It’s no secret that pregnancy can do a number on your midsection. Although it might be the tautest it’s ever been as you waddle your way into the hospital to give birth, it’ll likely be quite the opposite by the time you’re leaving with baby in arms. But that squishy physique won’t stick around forever; with time and practice, you can reconnect with your core.
The first time Lisa Reynolds, director of Pilates and GYROTONIC method at East Bank Club in Chicago, tried to activate her core after giving birth, she admits to thinking, Is this thing on? “It felt like I was sending my mental energy through a broken wire,” she recalls.
So with the expectation that it may take a while to rebuild your body, Reynolds recommends starting simple. While lying on the floor, “Take a big inhale, and then try to forcefully press out your breath with your waist,” she instructs. Practice this for several minutes most days until you start to re-establish a mind-body connection.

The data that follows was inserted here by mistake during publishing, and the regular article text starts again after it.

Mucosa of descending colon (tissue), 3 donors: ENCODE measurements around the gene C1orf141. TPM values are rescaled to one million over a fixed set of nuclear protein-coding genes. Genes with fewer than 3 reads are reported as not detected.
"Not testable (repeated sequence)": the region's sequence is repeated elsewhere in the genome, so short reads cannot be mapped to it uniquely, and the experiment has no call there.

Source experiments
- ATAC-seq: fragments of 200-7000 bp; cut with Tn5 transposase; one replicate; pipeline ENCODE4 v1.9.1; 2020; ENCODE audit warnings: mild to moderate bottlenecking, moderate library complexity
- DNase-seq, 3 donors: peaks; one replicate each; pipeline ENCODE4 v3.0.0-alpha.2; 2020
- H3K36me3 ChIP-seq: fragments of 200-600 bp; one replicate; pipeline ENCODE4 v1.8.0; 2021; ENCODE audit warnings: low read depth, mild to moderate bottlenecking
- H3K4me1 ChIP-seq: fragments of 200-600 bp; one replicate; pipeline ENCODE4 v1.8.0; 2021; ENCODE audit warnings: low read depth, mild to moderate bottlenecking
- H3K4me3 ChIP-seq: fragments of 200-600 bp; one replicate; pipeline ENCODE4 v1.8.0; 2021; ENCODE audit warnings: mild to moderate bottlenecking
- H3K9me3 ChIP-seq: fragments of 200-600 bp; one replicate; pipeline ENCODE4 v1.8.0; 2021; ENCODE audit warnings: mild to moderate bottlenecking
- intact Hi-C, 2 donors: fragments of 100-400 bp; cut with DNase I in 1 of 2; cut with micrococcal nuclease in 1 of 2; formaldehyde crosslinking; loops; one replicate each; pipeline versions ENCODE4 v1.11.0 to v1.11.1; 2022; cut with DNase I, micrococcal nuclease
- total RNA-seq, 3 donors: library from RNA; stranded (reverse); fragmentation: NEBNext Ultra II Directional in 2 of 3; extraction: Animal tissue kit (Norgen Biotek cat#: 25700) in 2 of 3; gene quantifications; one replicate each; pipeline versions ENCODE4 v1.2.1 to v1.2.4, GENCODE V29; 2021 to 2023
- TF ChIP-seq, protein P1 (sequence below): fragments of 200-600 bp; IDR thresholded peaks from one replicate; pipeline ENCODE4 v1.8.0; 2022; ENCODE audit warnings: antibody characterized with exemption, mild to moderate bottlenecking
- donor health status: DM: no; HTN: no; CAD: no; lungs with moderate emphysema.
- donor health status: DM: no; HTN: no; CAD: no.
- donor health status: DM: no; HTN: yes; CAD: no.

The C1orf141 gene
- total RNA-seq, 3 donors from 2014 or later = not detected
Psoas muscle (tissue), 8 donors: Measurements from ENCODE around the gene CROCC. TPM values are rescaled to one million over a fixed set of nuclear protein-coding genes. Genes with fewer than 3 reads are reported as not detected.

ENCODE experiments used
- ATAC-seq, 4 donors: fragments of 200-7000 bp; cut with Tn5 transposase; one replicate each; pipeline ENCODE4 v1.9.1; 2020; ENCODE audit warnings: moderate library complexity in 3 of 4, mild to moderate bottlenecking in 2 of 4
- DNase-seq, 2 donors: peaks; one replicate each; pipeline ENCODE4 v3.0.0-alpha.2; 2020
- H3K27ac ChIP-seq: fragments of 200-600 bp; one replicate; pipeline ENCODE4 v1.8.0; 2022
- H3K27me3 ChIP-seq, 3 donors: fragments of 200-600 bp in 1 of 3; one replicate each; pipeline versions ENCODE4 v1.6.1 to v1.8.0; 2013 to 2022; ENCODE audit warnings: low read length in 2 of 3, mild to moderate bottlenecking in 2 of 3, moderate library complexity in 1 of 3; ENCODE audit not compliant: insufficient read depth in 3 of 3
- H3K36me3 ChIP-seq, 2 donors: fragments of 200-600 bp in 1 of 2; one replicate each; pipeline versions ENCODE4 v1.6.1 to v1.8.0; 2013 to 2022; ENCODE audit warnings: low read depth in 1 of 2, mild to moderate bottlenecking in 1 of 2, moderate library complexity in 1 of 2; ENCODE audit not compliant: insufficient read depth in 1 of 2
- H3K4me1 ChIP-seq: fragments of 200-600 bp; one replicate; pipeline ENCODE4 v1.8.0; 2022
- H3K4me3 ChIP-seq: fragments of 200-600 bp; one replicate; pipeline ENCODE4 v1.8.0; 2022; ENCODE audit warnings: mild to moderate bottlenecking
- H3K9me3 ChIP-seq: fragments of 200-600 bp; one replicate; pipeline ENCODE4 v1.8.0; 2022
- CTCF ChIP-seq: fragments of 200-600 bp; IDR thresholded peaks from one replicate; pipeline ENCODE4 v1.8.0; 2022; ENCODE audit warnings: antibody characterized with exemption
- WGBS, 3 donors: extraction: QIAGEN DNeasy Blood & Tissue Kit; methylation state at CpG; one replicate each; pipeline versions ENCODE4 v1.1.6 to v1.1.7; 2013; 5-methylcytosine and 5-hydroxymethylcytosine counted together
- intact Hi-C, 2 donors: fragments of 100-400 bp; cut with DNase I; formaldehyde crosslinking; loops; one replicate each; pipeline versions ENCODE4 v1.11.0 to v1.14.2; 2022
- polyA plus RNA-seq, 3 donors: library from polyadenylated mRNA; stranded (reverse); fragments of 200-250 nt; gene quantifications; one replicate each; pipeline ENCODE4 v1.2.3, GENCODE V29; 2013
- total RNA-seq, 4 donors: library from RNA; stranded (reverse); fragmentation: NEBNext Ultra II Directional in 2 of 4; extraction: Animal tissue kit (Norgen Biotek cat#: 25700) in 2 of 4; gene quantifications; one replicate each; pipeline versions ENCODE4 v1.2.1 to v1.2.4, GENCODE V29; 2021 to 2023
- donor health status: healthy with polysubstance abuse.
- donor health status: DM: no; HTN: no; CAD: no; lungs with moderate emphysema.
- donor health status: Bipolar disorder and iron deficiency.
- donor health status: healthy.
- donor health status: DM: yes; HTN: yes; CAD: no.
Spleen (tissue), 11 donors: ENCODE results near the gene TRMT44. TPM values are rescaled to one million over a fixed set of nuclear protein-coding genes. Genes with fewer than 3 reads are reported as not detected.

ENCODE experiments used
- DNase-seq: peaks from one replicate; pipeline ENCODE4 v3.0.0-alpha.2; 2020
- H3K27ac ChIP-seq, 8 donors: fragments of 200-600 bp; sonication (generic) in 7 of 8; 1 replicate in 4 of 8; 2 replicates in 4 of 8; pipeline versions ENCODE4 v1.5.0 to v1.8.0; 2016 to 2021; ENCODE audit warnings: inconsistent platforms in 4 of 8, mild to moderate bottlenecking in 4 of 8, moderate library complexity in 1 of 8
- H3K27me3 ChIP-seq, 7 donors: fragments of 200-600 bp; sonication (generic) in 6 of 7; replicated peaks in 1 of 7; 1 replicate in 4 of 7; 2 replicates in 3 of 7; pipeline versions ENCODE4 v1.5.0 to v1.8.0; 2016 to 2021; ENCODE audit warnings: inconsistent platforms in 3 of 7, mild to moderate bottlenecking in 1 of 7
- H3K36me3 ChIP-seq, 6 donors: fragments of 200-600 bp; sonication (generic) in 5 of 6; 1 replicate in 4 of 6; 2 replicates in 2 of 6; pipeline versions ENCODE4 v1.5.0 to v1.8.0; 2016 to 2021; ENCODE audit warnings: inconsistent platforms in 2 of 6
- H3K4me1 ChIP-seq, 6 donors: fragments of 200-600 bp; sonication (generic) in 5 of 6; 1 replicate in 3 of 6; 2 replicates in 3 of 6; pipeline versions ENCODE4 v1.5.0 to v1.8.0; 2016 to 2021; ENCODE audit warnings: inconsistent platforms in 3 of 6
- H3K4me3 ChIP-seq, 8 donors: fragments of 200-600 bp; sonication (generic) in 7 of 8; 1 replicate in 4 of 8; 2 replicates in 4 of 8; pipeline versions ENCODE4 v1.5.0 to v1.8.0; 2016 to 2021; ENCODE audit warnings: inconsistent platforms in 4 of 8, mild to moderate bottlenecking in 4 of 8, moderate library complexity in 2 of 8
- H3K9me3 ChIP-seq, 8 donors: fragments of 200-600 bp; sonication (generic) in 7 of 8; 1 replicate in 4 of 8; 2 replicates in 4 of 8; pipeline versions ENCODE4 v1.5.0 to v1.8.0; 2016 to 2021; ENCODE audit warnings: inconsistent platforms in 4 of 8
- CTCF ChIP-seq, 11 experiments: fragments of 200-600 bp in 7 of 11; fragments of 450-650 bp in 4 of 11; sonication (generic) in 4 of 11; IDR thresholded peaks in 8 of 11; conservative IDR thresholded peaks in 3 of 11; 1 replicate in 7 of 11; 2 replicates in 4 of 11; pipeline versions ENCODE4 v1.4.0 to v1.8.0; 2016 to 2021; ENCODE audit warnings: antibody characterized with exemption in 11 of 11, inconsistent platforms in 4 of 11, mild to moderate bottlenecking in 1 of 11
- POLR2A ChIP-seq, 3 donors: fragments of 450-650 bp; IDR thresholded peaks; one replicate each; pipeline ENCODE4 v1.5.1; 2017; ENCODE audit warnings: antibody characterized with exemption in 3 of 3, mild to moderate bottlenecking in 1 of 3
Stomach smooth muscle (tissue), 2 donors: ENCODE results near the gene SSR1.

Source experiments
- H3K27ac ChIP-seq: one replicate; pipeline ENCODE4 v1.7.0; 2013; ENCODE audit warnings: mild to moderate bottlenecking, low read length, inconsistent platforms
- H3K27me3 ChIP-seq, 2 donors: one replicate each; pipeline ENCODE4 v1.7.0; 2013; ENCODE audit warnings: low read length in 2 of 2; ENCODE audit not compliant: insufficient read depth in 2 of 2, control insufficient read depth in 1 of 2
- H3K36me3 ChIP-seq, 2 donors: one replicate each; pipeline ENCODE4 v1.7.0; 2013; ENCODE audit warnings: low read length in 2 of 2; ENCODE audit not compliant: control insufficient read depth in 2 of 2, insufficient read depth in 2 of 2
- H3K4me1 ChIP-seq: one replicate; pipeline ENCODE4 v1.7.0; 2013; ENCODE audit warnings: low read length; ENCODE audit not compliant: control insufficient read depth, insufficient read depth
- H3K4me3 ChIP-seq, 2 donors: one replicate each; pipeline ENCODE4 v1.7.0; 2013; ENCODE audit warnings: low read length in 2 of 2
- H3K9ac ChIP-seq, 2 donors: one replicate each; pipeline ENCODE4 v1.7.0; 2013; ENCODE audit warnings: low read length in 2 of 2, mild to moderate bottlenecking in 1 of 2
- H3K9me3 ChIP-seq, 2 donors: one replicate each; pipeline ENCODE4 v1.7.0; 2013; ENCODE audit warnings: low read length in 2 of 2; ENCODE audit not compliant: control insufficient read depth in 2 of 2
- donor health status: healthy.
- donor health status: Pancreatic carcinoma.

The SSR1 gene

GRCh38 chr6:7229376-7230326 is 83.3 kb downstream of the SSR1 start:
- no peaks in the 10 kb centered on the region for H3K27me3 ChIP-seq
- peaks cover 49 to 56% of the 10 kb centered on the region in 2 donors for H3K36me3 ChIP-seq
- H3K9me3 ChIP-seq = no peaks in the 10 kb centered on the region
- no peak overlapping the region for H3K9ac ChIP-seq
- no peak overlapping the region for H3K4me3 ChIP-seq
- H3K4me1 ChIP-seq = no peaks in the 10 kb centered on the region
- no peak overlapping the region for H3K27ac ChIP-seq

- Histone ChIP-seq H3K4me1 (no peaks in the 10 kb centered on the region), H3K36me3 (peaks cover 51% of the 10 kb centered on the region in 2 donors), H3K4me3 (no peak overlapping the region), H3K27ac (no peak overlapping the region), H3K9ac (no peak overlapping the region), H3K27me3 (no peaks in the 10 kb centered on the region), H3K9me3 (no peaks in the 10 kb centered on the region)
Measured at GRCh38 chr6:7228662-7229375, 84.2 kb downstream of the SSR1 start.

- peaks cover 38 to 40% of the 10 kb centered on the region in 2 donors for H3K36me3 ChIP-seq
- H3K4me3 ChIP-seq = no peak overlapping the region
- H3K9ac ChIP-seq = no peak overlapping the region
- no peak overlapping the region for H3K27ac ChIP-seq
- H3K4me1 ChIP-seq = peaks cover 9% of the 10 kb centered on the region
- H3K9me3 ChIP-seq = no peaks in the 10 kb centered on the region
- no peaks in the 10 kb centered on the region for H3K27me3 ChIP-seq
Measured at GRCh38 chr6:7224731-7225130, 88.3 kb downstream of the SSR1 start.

As you work to bring back your abs, beware of a condition called diastasis recti, in which the abdominal muscles become separated. “If you see your belly bulge out when you start exercising, that’s definitely a telltale sign,” Reynolds says.
If you suspect you have diastasis recti, consult your health care provider for a professional assessment and to learn the safest techniques to repair the separation.
Your belly might be your trouble area, but situps aren’t your solution. Once your practitioner has given you the green light, start incorporating whole-body exercises into your routine. “Anything you can do that’s a full-body movement is going to help you restore your core because you’re going to call on it,” explains Reynolds. For a low-impact option, try swimming laps at your neighborhood pool. “Swimming is amazing because the water supports you, so if your back is sore because of a weak core, it can relieve some of the pressure on your spine.”
Remember, too, that you don’t have to go to the gym to fit in a workout. “Staying active doesn’t necessarily mean doing the treadmill,” says Reynolds. “If you can walk somewhere, walk somewhere.” Playing with your kids, cleaning the house and taking the stairs count, too. “Moving is going to help restore you,” assures Reynolds. “If it feels good to move, move.”